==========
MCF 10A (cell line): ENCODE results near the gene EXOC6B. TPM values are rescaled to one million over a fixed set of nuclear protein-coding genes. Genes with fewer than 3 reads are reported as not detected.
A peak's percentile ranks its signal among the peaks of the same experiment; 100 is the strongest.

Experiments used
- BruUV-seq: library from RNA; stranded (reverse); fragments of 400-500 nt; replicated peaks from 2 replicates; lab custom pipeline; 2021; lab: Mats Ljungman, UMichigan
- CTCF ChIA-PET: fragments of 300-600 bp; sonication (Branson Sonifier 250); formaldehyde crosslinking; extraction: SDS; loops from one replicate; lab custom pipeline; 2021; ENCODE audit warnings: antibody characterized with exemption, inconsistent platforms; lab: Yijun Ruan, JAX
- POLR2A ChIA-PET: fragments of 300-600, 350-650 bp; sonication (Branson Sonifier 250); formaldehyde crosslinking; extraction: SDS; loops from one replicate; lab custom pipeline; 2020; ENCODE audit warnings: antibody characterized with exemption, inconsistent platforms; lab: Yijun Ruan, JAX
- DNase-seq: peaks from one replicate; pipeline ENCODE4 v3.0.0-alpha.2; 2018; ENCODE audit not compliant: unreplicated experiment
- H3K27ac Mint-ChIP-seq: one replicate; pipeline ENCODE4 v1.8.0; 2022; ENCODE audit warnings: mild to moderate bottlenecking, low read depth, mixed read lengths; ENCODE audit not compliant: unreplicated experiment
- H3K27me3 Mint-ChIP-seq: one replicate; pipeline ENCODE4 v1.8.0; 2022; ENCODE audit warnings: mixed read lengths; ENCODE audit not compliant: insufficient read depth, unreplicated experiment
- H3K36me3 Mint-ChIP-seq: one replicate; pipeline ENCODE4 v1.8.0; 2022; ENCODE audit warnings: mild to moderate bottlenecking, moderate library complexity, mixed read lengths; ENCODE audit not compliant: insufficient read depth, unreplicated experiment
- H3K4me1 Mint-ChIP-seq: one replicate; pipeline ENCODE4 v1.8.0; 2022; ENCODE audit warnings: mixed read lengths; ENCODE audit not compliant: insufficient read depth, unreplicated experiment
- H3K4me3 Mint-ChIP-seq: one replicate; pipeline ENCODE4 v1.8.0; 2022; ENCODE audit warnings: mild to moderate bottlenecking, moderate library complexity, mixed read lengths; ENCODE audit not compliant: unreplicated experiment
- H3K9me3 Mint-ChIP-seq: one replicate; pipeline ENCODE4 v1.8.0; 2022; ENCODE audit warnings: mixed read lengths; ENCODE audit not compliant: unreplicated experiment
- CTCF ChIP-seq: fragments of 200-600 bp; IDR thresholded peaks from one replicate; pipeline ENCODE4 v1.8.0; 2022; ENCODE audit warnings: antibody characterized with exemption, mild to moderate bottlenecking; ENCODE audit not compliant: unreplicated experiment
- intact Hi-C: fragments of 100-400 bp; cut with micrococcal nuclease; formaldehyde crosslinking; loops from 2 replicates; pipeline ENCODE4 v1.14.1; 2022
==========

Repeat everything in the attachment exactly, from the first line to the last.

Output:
MCF 10A (cell line): ENCODE results near the gene EXOC6B. TPM values are rescaled to one million over a fixed set of nuclear protein-coding genes. Genes with fewer than 3 reads are reported as not detected.
A peak's percentile ranks its signal among the peaks of the same experiment; 100 is the strongest.

Experiments used
- BruUV-seq: library from RNA; stranded (reverse); fragments of 400-500 nt; replicated peaks from 2 replicates; lab custom pipeline; 2021; lab: Mats Ljungman, UMichigan
- CTCF ChIA-PET: fragments of 300-600 bp; sonication (Branson Sonifier 250); formaldehyde crosslinking; extraction: SDS; loops from one replicate; lab custom pipeline; 2021; ENCODE audit warnings: antibody characterized with exemption, inconsistent platforms; lab: Yijun Ruan, JAX
- POLR2A ChIA-PET: fragments of 300-600, 350-650 bp; sonication (Branson Sonifier 250); formaldehyde crosslinking; extraction: SDS; loops from one replicate; lab custom pipeline; 2020; ENCODE audit warnings: antibody characterized with exemption, inconsistent platforms; lab: Yijun Ruan, JAX
- DNase-seq: peaks from one replicate; pipeline ENCODE4 v3.0.0-alpha.2; 2018; ENCODE audit not compliant: unreplicated experiment
- H3K27ac Mint-ChIP-seq: one replicate; pipeline ENCODE4 v1.8.0; 2022; ENCODE audit warnings: mild to moderate bottlenecking, low read depth, mixed read lengths; ENCODE audit not compliant: unreplicated experiment
- H3K27me3 Mint-ChIP-seq: one replicate; pipeline ENCODE4 v1.8.0; 2022; ENCODE audit warnings: mixed read lengths; ENCODE audit not compliant: insufficient read depth, unreplicated experiment
- H3K36me3 Mint-ChIP-seq: one replicate; pipeline ENCODE4 v1.8.0; 2022; ENCODE audit warnings: mild to moderate bottlenecking, moderate library complexity, mixed read lengths; ENCODE audit not compliant: insufficient read depth, unreplicated experiment
- H3K4me1 Mint-ChIP-seq: one replicate; pipeline ENCODE4 v1.8.0; 2022; ENCODE audit warnings: mixed read lengths; ENCODE audit not compliant: insufficient read depth, unreplicated experiment
- H3K4me3 Mint-ChIP-seq: one replicate; pipeline ENCODE4 v1.8.0; 2022; ENCODE audit warnings: mild to moderate bottlenecking, moderate library complexity, mixed read lengths; ENCODE audit not compliant: unreplicated experiment
- H3K9me3 Mint-ChIP-seq: one replicate; pipeline ENCODE4 v1.8.0; 2022; ENCODE audit warnings: mixed read lengths; ENCODE audit not compliant: unreplicated experiment
- CTCF ChIP-seq: fragments of 200-600 bp; IDR thresholded peaks from one replicate; pipeline ENCODE4 v1.8.0; 2022; ENCODE audit warnings: antibody characterized with exemption, mild to moderate bottlenecking; ENCODE audit not compliant: unreplicated experiment
- intact Hi-C: fragments of 100-400 bp; cut with micrococcal nuclease; formaldehyde crosslinking; loops from 2 replicates; pipeline ENCODE4 v1.14.1; 2022